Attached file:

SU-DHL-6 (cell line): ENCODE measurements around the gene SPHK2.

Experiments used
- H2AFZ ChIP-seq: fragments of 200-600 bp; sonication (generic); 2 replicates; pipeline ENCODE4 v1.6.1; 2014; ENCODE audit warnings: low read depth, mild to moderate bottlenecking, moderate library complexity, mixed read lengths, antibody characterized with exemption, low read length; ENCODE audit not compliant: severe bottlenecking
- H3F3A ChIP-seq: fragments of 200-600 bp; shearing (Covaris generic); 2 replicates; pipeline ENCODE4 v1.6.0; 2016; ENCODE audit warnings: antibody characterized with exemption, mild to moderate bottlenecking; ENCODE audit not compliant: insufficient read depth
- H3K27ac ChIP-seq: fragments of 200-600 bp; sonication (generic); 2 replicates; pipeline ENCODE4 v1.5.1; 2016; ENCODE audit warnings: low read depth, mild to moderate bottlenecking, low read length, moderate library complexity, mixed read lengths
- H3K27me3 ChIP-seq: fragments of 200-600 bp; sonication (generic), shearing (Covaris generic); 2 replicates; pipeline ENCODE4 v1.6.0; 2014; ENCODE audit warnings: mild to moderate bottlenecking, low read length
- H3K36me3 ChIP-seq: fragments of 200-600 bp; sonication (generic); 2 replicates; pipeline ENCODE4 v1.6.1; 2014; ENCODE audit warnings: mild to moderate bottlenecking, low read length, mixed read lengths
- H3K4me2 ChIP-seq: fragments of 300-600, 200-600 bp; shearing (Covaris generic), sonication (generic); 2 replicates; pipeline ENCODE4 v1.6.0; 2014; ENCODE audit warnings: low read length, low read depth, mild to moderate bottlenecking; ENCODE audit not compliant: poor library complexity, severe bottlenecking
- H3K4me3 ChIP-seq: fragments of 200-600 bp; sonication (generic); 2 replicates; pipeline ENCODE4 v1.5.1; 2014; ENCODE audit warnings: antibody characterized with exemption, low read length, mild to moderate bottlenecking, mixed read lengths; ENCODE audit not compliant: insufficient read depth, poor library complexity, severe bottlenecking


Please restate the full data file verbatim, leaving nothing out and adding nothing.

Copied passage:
SU-DHL-6 (cell line): ENCODE measurements around the gene SPHK2.

Experiments used
- H2AFZ ChIP-seq: fragments of 200-600 bp; sonication (generic); 2 replicates; pipeline ENCODE4 v1.6.1; 2014; ENCODE audit warnings: low read depth, mild to moderate bottlenecking, moderate library complexity, mixed read lengths, antibody characterized with exemption, low read length; ENCODE audit not compliant: severe bottlenecking
- H3F3A ChIP-seq: fragments of 200-600 bp; shearing (Covaris generic); 2 replicates; pipeline ENCODE4 v1.6.0; 2016; ENCODE audit warnings: antibody characterized with exemption, mild to moderate bottlenecking; ENCODE audit not compliant: insufficient read depth
- H3K27ac ChIP-seq: fragments of 200-600 bp; sonication (generic); 2 replicates; pipeline ENCODE4 v1.5.1; 2016; ENCODE audit warnings: low read depth, mild to moderate bottlenecking, low read length, moderate library complexity, mixed read lengths
- H3K27me3 ChIP-seq: fragments of 200-600 bp; sonication (generic), shearing (Covaris generic); 2 replicates; pipeline ENCODE4 v1.6.0; 2014; ENCODE audit warnings: mild to moderate bottlenecking, low read length
- H3K36me3 ChIP-seq: fragments of 200-600 bp; sonication (generic); 2 replicates; pipeline ENCODE4 v1.6.1; 2014; ENCODE audit warnings: mild to moderate bottlenecking, low read length, mixed read lengths
- H3K4me2 ChIP-seq: fragments of 300-600, 200-600 bp; shearing (Covaris generic), sonication (generic); 2 replicates; pipeline ENCODE4 v1.6.0; 2014; ENCODE audit warnings: low read length, low read depth, mild to moderate bottlenecking; ENCODE audit not compliant: poor library complexity, severe bottlenecking
- H3K4me3 ChIP-seq: fragments of 200-600 bp; sonication (generic); 2 replicates; pipeline ENCODE4 v1.5.1; 2014; ENCODE audit warnings: antibody characterized with exemption, low read length, mild to moderate bottlenecking, mixed read lengths; ENCODE audit not compliant: insufficient read depth, poor library complexity, severe bottlenecking